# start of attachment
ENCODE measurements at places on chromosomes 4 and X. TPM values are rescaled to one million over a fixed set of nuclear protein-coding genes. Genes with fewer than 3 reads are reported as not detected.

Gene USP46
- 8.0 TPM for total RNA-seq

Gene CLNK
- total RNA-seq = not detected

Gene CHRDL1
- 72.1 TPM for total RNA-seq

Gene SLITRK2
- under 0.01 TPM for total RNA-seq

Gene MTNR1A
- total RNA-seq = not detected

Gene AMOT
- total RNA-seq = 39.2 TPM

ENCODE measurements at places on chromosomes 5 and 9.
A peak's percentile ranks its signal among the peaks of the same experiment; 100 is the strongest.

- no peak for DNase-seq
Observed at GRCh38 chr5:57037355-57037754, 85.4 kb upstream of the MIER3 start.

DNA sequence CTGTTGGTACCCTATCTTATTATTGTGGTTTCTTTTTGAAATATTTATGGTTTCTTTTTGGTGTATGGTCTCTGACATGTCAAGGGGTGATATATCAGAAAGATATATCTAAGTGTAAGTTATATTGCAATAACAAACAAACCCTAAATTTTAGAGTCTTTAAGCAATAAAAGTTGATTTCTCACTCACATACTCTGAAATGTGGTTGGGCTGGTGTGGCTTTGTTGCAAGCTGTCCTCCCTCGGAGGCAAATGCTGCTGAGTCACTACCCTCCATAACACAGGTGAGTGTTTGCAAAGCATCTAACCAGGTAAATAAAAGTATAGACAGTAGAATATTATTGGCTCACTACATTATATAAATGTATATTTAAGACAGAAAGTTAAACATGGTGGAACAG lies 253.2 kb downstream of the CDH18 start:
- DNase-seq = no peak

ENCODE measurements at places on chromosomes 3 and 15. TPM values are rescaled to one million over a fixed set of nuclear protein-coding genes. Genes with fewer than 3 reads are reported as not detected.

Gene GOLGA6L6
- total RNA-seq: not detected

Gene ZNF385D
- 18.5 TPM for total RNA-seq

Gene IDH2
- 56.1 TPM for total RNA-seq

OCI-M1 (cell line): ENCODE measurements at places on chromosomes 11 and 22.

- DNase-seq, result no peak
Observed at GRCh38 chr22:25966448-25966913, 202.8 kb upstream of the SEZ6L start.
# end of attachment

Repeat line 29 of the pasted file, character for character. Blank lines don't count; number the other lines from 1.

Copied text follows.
Observed at GRCh38 chr22:25966448-25966913, 202.8 kb upstream of the SEZ6L start.